Can dental offices survive a 39% reduction in U.S. dental labs? If that happens, will patients get the same quality restorations?
From 2006-2017 the number of dental laboratories in the U.S. will be reduced by 39%, according to predictions reported by the National Association of Dental Laboratories (NADL). Data was compiled by Valmont Research and the U.S. Department of Labor, Bureau of Labor Statistics.
As the number of dental laboratories in the U.S. shrinks, dentists will have fewer domestic options when deciding where to supply their patients’ dental restorations. Already, many dentists are using dental restorations produced in other countries.
“Every day Americans depend on dentists to place long-lasting to permanent dental restorations without any knowledge of where or how that restoration was produced,” said Gary Iocco, co-chair of the NADL Public Awareness Committee. “Dental patients should have trust in their dentist, but they should also be an informed consumer.”
Although most patients never see dental laboratories, the quality of dental restorations could severely impact patients’ health. Patients should hold dental laboratories to the same standard of cleanliness and professionalism that they expect from their dentists.
NADL is promoting transparency in dentistry and the role and value of trained dental technicians by promoting public awareness of these issues which affect many dental patients. In order to spread the word about the need for standards, NADL has launched the “What’s in Your Mouth?” campaign to provide dental consumers, dentists and the dental laboratory community with the knowledge they need to make important purchasing decisions.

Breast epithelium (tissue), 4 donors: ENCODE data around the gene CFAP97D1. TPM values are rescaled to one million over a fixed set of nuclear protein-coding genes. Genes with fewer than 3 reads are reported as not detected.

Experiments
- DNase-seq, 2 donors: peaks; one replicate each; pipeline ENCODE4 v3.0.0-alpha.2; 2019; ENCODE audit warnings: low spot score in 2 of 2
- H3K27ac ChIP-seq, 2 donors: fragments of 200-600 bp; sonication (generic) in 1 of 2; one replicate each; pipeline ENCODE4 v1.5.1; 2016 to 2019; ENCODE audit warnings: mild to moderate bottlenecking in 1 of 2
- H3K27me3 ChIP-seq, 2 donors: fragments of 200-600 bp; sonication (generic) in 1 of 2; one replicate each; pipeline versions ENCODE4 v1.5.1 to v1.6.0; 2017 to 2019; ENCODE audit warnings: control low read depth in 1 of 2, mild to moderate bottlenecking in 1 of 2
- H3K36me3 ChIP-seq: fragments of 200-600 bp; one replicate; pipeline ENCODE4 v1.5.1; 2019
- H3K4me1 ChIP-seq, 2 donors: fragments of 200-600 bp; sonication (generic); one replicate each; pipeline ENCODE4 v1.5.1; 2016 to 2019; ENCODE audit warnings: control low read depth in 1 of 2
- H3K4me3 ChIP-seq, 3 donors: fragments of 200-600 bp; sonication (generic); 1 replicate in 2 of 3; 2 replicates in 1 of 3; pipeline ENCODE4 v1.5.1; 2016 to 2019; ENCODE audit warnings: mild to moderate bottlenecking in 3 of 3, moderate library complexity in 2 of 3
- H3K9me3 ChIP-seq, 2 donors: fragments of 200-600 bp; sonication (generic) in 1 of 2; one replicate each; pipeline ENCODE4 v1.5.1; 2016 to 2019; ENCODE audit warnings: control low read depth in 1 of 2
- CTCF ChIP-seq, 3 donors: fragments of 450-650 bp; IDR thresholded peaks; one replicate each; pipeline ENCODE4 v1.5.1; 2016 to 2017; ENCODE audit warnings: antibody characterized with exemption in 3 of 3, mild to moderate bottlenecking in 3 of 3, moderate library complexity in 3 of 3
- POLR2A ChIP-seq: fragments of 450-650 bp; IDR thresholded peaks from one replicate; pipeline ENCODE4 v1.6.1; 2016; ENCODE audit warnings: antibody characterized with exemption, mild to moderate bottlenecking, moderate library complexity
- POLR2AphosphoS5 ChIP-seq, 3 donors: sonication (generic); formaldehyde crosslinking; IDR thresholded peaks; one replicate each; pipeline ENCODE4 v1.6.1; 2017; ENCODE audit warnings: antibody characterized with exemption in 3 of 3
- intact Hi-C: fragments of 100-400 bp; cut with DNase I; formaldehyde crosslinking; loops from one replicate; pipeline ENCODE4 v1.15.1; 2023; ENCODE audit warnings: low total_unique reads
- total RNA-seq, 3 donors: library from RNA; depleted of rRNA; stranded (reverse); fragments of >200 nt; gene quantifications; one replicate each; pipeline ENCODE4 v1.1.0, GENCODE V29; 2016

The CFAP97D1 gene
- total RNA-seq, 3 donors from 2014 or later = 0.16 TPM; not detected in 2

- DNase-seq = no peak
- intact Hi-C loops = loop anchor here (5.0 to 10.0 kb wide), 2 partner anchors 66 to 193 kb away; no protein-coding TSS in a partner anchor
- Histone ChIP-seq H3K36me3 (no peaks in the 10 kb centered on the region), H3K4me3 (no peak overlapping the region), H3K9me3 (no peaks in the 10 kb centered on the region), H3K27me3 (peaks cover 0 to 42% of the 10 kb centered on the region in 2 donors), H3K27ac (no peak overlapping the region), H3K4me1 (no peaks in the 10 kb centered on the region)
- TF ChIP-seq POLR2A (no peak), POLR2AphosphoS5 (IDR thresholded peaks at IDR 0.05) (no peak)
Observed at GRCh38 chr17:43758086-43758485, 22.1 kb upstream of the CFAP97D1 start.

“What’s in Your Mouth?” encourages patients to assess the quality of their restorations by asking their dentist these 5 basic questions:
1) What are the qualifications of the dental technician that will create my restoration? Are they a Certified Dental Technician?
2) Is the laboratory you work with certified and by whom?
3) Where is your dental laboratory located?
4) What patient contact materials are in the restorations you are prescribing for the treatment plan?
5) How does your dental practice ensure that it is not using misbranded or grey market dental materials?
So what does this mean for you as a dentist? Be prepared for patients to ask more questions about your lab and materials used in restorations as the NADL continues their “What’s in Your Mouth?” campaign. And, if the number of U.S. dental labs declines as predicted, let's hope that patients continue to receive the same quality restorations from their labs.
How well do you REALLY know your lab? Read more.